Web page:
What is SOL crypto worth now? At last check, it’s trading for around $30 a token. And honestly, that sounds like a bargain. Network usage is up. So is developer activity. But crypto is anything but a sure thing.

About Those Drawbacks

Like we mentioned above, Solana isn’t without its critics. And some of those critiques aren’t without merit. Many folks out there criticize its actual decentralization.

While the team behind Solana claims it to be “unstoppable” and that transactions will never be stopped, that hasn’t always been the case. It was hindered by a Denial of Service (DoS) attack last year. The attack filled the network with fake traffic. And legitimate traffic was stymied.

Eventually, the validators of the network restarted the network. After that, business resumed as normal. However, the Solana blockchain was down for more than 17 hours. That’s obviously a cause for concern.

Furthermore, the community of validators on the network remains fairly small compared to other blockchains. The problem here is the hardware costs to become a validator remain high. And that calls into question the overall decentralized nature of Solana.

The other thing we’re not crazy about here is token allocation. Almost half of SOL tokens were awarded to those on the Solana team, the company’s foundation and venture capitalists. And only a fraction of what is reserved for the “community reserve fund” has actually been made available for public sale. This is a much small portion than the likes of other major tokens. So it could also be a cause for concern for some folks.

What is SOL crypto: The Bottom Line

Now that you’ve got a better feel for what is SOL crypto and the network it helps power, only you can decide whether it’s worth your investment dollars. We don’t expect to see any major swings in value in the near future. But long-term, we like what we see.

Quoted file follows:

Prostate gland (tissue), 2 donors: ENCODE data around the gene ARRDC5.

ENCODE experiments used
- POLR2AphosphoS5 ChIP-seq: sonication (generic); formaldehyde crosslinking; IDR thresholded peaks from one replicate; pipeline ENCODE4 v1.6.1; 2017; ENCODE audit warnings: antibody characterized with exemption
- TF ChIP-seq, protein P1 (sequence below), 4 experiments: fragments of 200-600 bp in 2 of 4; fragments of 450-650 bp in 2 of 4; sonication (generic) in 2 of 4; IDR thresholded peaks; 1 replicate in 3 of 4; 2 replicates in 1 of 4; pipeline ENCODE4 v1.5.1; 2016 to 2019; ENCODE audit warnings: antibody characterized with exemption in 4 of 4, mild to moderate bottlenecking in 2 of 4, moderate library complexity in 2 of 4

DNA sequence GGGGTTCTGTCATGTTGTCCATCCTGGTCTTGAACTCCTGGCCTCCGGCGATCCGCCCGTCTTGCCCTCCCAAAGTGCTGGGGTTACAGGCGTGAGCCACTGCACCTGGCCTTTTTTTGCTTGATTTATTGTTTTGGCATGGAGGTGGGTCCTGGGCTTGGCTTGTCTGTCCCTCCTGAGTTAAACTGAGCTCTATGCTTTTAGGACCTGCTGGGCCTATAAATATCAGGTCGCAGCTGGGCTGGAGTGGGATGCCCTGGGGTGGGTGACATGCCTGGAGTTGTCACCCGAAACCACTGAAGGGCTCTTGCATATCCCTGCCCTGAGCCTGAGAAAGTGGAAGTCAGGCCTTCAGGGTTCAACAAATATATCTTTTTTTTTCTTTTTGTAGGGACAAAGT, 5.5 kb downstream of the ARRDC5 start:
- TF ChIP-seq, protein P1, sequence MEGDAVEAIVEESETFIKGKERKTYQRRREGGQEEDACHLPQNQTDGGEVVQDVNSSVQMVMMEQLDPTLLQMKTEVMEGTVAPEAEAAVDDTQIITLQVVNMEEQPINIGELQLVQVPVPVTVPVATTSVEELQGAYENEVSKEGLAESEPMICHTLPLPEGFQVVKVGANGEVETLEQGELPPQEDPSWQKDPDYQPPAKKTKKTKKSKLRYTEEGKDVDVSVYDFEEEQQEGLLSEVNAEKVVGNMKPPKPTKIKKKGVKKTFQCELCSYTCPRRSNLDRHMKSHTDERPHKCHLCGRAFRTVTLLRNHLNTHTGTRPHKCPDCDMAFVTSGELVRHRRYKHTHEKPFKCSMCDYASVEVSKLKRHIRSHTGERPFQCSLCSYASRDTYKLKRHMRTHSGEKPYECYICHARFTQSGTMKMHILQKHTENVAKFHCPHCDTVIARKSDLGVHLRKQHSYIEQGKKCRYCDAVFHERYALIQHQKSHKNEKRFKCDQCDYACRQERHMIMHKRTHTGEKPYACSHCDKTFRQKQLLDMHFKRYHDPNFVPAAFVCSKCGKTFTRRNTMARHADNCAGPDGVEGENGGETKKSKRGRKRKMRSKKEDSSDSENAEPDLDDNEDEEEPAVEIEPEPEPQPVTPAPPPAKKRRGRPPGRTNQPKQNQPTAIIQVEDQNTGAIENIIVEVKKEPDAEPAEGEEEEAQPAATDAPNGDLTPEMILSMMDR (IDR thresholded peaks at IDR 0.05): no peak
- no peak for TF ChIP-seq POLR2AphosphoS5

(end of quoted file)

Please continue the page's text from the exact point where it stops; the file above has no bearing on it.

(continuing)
Despite what the critics say, there’s a lot to be bullish about. Not long after that DoS attack, Alexis Ohanian announced a collaborative initiative with Solana Ventures. The goal of this $100 million investment is to create a decentralized Web3 social media platform on the Solana network. And that’s something that Ohanian likely knows a thing or two about. He’s a co-founder of Reddit, one of the biggest social media platforms in the world.

That being said, we’ve heard a lot about the promise of Web3 in recent years. And there remains a lot of uncertainty about its future and what it’ll consist of.  Will Solana be a part of it? More than likely in some way. But to what extent is anyone’s guess. If it is able to be a major contributor to how the internet looks in the future though, that’s likely to be a major catalyst for the price of SOL. But that’s most likely years away.

For a long-term play, SOL seems like a decent gamble. It’s not likely to be going anywhere. And there really shouldn’t be any worry about a rug pull. Furthermore, there shouldn’t be much concern that the price will fall off a cliff from a situation that decimated Terra LUNA earlier this year.

We’re not expecting SOL to regain those all-time-highs soon… But as long as Solana’s user base continues to grow, its solvency shouldn’t fall into question. And the price will likely rise again.